The Community Tolerance Test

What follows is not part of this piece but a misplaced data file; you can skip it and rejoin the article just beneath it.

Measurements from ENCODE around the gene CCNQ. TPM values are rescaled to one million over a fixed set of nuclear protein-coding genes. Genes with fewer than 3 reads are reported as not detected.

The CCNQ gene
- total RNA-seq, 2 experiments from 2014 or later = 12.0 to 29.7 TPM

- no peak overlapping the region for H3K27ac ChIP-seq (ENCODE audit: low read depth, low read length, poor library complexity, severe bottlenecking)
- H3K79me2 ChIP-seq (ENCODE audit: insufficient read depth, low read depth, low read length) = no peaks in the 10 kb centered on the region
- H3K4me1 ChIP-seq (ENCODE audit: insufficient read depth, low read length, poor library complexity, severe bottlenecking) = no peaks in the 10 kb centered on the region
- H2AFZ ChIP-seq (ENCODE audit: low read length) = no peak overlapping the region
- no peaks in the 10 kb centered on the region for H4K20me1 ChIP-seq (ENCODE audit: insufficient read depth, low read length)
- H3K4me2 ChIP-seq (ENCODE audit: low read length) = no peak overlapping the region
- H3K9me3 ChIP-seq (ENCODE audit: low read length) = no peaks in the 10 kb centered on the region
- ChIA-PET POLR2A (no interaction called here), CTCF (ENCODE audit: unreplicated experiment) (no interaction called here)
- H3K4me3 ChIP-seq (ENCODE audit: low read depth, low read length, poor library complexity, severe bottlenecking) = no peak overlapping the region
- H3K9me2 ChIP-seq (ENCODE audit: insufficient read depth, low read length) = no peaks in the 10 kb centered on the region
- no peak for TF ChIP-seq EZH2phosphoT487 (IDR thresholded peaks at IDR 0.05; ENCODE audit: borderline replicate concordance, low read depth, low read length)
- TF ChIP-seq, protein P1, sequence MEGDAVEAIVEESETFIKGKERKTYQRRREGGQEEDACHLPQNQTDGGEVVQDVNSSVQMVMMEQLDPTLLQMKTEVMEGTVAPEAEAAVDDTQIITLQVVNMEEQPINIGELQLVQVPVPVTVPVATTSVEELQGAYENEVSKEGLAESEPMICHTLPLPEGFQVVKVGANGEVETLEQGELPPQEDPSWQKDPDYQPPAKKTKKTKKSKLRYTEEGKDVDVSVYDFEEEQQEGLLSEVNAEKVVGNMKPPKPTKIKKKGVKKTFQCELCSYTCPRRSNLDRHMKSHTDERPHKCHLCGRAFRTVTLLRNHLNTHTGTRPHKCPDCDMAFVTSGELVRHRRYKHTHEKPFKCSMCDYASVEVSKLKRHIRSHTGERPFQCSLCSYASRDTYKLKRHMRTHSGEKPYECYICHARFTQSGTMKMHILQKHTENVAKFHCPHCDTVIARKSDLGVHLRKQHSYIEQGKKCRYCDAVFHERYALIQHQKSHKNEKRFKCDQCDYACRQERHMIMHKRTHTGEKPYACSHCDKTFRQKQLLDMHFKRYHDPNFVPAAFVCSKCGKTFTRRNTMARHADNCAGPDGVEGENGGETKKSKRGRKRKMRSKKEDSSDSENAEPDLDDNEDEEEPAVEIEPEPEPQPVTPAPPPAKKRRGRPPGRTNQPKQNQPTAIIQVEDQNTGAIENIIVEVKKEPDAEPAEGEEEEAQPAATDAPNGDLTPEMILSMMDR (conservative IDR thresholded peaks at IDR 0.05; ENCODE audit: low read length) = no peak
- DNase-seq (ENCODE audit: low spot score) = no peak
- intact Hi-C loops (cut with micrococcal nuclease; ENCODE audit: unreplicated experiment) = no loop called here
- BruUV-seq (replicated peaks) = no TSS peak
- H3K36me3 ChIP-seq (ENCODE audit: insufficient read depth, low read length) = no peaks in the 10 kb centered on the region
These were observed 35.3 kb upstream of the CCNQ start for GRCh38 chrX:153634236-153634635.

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When an indecent or obscene act takes place being tolerant to it doesn’t exactly mean you are not being put at risk with these acts. The Community Tolerance Test (CSTT) is designed to look at what the society can tolerant compared to what they do or do not prefer. The Harm-based Test is made to charge any act of indecency that is harmful or has any risk of harm towards an individual or society. This is why between the CSTT and the Harm Test, It is best to use the Harm Test when determining the obscene and the indecent acts in Canada as it looks more towards the safety of individuals and society in general. Harm-based Tests look more in depth of the different kinds of harm that is indecent to society, it makes sure nobody is wrongfully accused of being harmful, and lastly it is much more efficient and reasonable compared to the tolerance test. There are different types of indecency or obscene acts that can really affect society altogether. Being intolerant to an act doesn’t necessarily mean it is harmful to you or society. The Harm Test makes sure that not only are you tolerant with this act but you are out of harm’s way if any kind of indecent or obscene act were to take place. The Harm Test states three different types of harm that can support a finding of indecency: “1. Confronting members of the public with conduct that significantly interferes with their autonomy and liberty, 2. predispose others to anti-social behaviour, 3. physically or psychologically harming persons involved in the conduct” (339) As you can see the Harm Test goes into much depth when looking at the different kinds of harm people could be at risk at when being exposed to acts of indecency of obscenity. Unlike the tolerance test, the Harm test looks at thi... ... middle of paper ... ... not one act is wrongfully accused of being harmful when completely harmless, much like the accusations against Club L’orage through the community standards test. The Harm-based test is reasonable and efficient and has taken over as the number one most effective way to ensure whether or not an act is indecent or obscene. These are many different reasons why the harm-based test is a better test when it comes to determining offensive acts towards society, but the number one reason why it is the best possible test to use is because the number one priority for this test is making sure that at the end of the day the safety and well being of Canadian society is still intact. Works Cited Dyzenhaus, David, Sophia Moreau, and Arthur Ripstein. "R.V. Labaye." Law and morality: readings in legal philosophy. 3rd ed. Toronto: University of Toronto Press, 2007. 336-341. Print.